(Canadian OH&S News) — The government of New Brunswick has introduced a moratorium on all hydraulic fracturing in the province.
Premier Brian Gallant and Energy and Mines Minister Donald Arseneault announced the moratorium on Dec. 18. The moratorium is a temporary cessation and prohibition of all types of hydraulic fracturing, the process of injecting chemicals under high pressure into drilled wells to allow for the release of oil and gas.
According to a joint press release from the Office of the Premier and the Department of Energy and Mines, the moratorium will not be lifted until there is:
* A “social licence” in place;
* Clear and credible information concerning the effects of hydraulic fracturing on health, the environment and water (allowing the province to develop country-leading regulatory regimes with sufficient enforcement capabilities);
* A plan that mitigates the effects on public infrastructure and that addresses issues such as wastewater disposal;
* A process in place to respect obligations under the duty to consult with First Nations; and
* A mechanism to maximize benefits for New Brunswickers, including the development of a proper royalty structure.
But Steve Moran — president and CEO of Halifax-based Corridor Resources Inc., which explores, develops and produces petroleum and natural gas onshore in New Brunswick and Quebec — argued that the moratorium was not necessary. “We do not believe it is necessary and do not support it,” Moran said, suggesting that the five outlined conditions for lifting the moratorium were not clear enough. “They do not provide a predictable path forward. In addition, New Brunswick already has clear and robust regulations in place under which the industry operates safely,” he said.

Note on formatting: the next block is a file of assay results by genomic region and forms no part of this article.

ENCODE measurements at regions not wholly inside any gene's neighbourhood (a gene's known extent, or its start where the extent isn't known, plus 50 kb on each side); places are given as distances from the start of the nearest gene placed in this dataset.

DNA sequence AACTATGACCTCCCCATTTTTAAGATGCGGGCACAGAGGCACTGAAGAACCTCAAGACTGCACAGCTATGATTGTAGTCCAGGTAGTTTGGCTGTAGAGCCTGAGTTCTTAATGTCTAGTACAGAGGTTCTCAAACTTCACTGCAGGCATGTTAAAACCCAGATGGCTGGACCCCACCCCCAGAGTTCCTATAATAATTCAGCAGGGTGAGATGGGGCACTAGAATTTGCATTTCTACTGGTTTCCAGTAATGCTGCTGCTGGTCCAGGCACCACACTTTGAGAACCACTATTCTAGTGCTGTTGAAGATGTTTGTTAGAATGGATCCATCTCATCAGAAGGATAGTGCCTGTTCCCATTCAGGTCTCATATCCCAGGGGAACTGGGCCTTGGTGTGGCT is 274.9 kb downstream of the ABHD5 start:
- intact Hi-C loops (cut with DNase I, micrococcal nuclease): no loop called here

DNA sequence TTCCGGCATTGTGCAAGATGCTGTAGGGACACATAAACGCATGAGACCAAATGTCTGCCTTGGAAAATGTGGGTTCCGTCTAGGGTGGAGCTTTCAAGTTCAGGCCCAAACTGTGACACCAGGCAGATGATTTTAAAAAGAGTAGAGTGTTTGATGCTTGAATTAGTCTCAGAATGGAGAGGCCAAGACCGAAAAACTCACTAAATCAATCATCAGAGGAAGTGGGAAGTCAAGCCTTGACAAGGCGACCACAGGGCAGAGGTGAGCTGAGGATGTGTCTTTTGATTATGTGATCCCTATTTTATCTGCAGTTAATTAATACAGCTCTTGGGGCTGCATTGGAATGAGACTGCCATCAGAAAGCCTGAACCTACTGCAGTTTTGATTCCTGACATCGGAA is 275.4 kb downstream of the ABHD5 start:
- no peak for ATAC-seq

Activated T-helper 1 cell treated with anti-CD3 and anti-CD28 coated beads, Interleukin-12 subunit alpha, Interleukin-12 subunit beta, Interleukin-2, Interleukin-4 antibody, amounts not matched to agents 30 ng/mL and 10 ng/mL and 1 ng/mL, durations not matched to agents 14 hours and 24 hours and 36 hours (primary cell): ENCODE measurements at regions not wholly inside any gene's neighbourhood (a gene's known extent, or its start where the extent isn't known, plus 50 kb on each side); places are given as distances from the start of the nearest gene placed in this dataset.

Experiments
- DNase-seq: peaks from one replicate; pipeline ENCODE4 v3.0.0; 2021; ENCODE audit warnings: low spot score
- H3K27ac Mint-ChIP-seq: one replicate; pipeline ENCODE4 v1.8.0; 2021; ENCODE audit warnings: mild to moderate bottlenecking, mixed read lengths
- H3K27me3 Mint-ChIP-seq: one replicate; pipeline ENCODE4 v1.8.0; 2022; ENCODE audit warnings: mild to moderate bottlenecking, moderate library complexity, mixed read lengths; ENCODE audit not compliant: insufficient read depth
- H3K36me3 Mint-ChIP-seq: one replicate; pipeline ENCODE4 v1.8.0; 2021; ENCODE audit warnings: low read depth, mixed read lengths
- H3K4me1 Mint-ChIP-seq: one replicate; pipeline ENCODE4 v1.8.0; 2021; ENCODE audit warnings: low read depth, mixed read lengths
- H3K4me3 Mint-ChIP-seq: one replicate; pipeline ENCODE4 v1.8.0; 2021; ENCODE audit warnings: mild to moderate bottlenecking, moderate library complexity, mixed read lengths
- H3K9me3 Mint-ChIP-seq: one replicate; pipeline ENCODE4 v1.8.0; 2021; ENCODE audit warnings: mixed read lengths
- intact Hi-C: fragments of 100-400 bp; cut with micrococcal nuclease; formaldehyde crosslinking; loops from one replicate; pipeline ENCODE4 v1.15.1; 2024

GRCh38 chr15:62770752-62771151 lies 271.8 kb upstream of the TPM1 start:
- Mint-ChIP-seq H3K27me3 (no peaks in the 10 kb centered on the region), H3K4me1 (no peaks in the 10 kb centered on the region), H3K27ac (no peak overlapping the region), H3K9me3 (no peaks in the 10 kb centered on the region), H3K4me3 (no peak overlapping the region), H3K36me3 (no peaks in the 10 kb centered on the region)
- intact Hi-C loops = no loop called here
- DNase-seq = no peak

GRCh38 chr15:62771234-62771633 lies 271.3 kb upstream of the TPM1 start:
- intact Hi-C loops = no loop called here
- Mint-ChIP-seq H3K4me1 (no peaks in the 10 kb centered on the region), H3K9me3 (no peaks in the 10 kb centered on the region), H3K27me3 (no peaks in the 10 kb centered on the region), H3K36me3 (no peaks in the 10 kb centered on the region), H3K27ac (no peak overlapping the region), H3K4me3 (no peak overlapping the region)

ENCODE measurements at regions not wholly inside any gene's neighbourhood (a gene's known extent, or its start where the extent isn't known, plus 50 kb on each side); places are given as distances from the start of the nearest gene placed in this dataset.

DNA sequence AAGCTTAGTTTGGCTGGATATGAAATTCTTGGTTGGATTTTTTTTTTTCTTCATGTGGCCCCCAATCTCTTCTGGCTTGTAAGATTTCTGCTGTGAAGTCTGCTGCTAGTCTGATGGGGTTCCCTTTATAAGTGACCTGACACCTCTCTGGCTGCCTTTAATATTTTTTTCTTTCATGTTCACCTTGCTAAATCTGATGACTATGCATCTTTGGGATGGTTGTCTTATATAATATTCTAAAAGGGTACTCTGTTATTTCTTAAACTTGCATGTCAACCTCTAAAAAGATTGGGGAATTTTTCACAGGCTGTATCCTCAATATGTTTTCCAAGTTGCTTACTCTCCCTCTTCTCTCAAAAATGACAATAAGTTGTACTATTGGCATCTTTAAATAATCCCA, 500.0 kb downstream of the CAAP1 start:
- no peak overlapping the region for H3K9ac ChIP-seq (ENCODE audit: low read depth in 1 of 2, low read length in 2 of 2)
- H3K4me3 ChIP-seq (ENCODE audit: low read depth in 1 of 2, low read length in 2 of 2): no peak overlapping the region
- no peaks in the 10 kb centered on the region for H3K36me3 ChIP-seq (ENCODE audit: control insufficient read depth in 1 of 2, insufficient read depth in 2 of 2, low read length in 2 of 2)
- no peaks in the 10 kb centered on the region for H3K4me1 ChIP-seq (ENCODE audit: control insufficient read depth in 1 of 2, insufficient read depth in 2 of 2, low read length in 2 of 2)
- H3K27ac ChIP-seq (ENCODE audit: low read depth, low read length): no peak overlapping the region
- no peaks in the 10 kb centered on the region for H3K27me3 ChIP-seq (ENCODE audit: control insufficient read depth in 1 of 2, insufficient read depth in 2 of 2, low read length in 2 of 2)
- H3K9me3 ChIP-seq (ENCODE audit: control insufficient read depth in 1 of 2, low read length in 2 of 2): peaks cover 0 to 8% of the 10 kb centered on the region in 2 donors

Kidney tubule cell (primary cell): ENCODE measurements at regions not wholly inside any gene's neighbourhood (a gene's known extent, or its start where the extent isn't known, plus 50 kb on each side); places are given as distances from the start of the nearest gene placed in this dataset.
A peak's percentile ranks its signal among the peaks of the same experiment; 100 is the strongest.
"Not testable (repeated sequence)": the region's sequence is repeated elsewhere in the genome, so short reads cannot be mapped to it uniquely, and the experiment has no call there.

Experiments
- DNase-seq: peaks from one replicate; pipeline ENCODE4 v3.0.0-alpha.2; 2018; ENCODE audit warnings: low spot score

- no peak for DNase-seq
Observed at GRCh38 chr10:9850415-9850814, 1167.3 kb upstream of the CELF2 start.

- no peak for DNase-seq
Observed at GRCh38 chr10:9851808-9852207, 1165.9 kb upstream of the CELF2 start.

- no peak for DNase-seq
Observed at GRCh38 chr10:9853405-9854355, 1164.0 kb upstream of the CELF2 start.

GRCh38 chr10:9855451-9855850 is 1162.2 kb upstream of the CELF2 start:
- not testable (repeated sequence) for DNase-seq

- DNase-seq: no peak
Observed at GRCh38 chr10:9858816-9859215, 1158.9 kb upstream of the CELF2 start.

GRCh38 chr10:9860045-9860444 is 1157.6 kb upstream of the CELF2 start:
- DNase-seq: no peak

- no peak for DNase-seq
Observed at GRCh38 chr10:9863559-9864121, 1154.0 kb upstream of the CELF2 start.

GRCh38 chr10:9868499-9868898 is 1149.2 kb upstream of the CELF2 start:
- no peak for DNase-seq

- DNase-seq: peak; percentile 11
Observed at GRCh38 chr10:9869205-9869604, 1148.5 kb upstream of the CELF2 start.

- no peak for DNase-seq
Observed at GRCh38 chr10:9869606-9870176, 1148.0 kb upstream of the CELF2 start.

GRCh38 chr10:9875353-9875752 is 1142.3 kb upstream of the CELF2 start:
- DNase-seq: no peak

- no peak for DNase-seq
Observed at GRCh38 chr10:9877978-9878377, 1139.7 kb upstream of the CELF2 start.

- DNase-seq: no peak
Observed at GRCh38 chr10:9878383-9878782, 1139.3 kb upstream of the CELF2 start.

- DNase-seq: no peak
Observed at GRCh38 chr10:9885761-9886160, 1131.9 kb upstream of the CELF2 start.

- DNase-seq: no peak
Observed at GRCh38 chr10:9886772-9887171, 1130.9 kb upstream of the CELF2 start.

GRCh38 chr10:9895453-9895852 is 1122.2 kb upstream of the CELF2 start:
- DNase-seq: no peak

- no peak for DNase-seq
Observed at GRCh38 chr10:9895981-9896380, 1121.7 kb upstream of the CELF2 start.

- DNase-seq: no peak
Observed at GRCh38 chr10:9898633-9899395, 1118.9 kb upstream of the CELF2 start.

Corridor Resources has fractured the majority of drilled wells using water or liquefied propane as the stimulation fluid. All have been “performed to the highest industry standards and without incident,” Moran said.
Tim McMillan, president of the Canadian Association of Petroleum Producers, believed that industry could work with the province to achieve the five conditions, making the legislation unnecessary. “If the government wants to grow the economy, create jobs and encourage investment, it is now at risk of doing the opposite through legislation,” he said.
One group that supports the moratorium is the Conservation Council of New Brunswick. Stephanie Merrill, freshwater protection program coordinator with the council, said in a press release that the moratorium showed that the Premier was serious about protecting the environment. “The conditions placed on the moratorium are strongly worded and significant,” Merrill said in the statement. “It gives us time to develop clean energy jobs instead of being under constant pressure from the fossil fuel lobby.”
New Brunswick joins Quebec and Newfoundland and Labrador in imposing a moratorium on fracking. Additionally, an onshore ban is in place in Nova Scotia.